Fourteen organizations from across the state received grants for projects in line with the mission of the Red Ants Pants Foundation. Grant funding from the Red Ants Pants Foundation will help with the production of a video for elementary students about the production of beef in Montana.
Such facts enable the manager to analyze and evaluate his resources and plan their use. To calculate profit potential, the farm manager estimates the yield expected from each acre or hectare of land and from each head of livestock. He then applies money prices to these quantities. The size of a farm business, an indication of its profit-making potential, is measured by the total number of acres or hectares in the farm, acres or hectares planted to cash crops, productive man—work units the number of workdays of labour required under average efficiency to care for crops and livestocklivestock units kept, capital invested, and total cash receipts.
While total acreage is often used to describe farm size, it is not a very satisfactory measure since it does not specify how much land is hilly, stony, swampy, or otherwise unproductive. Total cropped land, total receipts, invested capital, or productive work units are better measures.
Though livestock are counted by the head for the sake of comparison, for management purposes one cow is roughly equal in value to two calves, five hogs, 10 young pigs, seven sheep, 14 lambs, or laying hens.
While the amount of land in a farm is more or less fixed, many farmers buy or rent additional acreage to increase their volume of output as a means of reducing unit costs. If such acreage is available within a reasonable distance, then land can often be profitably exploited.
Other ways of increasing volume include bringing unimproved pasture and woodland into the cropping plan and shifting either to more intensive methods of cultivation or to more valuable crops.
Before making major changes, the farm manager attempts to assure himself that the new crops will grow well and will find a market in his area. Almost all the governments of the world today have departments or ministries of agriculture which have been established for the purpose of advancing agricultural welfare by spreading technological information.
Often these agencies perform extensive experimentation with new crop varieties, new cultivation techniques, and improved breeds of livestock, thus reducing the burden of risk upon the individual farm manager contemplating such changes.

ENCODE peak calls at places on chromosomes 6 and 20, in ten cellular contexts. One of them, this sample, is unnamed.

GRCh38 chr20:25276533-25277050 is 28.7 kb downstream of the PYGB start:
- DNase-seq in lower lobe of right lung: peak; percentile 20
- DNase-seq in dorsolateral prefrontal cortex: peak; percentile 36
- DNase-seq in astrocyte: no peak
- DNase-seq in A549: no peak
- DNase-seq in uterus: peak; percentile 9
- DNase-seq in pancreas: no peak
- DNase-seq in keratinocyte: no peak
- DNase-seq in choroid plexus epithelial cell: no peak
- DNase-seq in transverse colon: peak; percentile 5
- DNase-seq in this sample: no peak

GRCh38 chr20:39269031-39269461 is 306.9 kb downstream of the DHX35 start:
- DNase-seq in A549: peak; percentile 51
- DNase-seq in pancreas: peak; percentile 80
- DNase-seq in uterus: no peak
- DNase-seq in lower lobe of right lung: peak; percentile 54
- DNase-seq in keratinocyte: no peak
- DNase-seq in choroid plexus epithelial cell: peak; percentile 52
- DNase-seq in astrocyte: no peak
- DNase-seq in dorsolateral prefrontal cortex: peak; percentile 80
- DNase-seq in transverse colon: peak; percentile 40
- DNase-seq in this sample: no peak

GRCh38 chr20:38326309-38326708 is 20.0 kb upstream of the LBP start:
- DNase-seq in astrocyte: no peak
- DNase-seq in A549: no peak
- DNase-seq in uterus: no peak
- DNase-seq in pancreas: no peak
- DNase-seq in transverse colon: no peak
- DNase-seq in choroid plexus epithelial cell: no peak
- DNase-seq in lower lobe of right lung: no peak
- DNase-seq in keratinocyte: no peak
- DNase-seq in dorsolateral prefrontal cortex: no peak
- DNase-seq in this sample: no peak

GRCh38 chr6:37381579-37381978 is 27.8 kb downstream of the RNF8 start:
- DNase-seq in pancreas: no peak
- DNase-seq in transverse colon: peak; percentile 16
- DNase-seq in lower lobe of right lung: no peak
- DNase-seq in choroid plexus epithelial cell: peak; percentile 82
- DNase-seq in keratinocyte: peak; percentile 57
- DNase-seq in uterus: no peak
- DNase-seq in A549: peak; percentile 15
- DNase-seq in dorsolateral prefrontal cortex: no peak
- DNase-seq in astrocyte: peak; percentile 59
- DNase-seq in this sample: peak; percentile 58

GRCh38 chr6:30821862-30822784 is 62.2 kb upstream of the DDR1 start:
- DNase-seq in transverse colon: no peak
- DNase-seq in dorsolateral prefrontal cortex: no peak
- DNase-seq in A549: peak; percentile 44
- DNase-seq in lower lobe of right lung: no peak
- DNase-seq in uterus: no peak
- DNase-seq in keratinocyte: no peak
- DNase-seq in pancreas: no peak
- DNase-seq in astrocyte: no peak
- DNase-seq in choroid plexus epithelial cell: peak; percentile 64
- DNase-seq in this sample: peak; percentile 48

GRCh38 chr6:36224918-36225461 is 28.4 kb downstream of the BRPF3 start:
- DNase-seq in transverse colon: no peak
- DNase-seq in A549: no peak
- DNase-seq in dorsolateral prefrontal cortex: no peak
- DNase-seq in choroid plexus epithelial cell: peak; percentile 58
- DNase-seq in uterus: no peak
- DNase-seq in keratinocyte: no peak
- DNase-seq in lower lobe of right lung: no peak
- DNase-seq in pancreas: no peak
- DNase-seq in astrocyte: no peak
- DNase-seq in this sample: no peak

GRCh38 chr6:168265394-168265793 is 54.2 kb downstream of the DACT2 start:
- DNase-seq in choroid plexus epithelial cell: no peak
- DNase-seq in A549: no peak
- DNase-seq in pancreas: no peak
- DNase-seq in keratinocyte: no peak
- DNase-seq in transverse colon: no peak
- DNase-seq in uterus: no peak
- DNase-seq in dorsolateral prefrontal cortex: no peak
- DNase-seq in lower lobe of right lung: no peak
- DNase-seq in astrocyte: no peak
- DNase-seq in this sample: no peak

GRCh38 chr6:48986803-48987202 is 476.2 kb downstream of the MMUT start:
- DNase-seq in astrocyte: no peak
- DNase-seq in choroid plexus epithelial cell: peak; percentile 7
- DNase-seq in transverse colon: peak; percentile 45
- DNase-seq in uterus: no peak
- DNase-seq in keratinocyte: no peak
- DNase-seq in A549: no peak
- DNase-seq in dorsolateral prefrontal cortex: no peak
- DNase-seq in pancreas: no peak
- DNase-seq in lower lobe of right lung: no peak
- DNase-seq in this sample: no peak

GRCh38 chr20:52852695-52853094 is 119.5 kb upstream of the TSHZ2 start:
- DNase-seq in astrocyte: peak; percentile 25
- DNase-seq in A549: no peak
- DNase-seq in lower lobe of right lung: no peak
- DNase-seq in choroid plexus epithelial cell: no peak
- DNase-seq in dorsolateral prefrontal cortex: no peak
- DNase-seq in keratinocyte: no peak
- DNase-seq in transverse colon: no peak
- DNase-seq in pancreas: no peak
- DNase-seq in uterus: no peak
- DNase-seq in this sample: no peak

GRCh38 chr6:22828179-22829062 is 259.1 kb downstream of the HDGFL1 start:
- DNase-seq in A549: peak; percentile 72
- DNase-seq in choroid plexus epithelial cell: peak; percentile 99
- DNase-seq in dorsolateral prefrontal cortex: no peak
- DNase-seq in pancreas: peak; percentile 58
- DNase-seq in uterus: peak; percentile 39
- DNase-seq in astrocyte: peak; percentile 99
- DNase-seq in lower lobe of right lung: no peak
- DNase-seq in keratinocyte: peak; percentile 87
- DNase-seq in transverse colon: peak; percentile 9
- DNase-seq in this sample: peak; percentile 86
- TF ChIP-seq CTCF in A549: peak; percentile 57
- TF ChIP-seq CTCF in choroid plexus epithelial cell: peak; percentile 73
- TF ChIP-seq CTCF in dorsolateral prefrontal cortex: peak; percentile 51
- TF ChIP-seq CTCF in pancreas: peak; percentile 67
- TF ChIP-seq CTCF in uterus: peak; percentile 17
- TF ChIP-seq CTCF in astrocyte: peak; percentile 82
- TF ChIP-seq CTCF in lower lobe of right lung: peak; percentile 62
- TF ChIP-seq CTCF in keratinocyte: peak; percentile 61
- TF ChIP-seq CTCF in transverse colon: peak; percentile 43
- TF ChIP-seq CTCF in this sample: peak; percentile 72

Considerable experimentation and research are also carried out by private agricultural supply firms that hope to improve their competitive position in the marketplace by developing a valuable new product. In some of the developing countries, traditional patterns of land tenure and laws of inheritance may result in one farmer holding many quite small plots at some distance from each other.
To reduce the resulting labour inefficiency and low productivity and to spur development of large-scale agriculture, governments in these countries have frequently legislated to permit or compel consolidation of such holdings see land reform.
Some kinds of farm work are directly productive, some are indirectly productive, and some are not productive at all. Work such as plowing, planting, cultivatingharvesting, feeding, and milking is directly productive. Maintenance of fences, buildings, and machinery, though often necessary, is not directly productive.
Such work as trimming shrubbery and mowing lawns, unless it adds to the market value of the farm, is not considered productive. Similarly, capital can be highly productive, as in the case of livestock; indirectly productive e. Land, too, can be highly productive, moderately so, or waste.
Analysis of farm records has shown that farmers often overequip their property, thus using buildings and machinery to less than full capacity.
Generally speaking, small farmers have been shown to have a higher proportion of their total investment in buildings than in machinery. In the developing countries, where relatively large quantities of human labour and relatively small amounts of capital are employed, a rather different problem exists.
In these areas, farm managers need large numbers of people to work the fields during planting and harvest and far smaller numbers to perform routine cultivation tasks.
In consequence, these countries face a problem of underemployment of agricultural labour during much of the year. Financial management and large-scale operation The financial tools a farmer can use to analyze, plan, and control his business include financial statementsprofit and loss statements, and cash-flow statements.
Liquidity is the ability to meet financial obligations on time, whereas solvency is the ability to pay all debts if the business is forced to discontinue.
A profit and loss statement shows sources and amounts of income and operating expenses. Comparison of profit and loss statements over a period of years tells which resources have been most profitable and whether there has been an advance or decline in net income.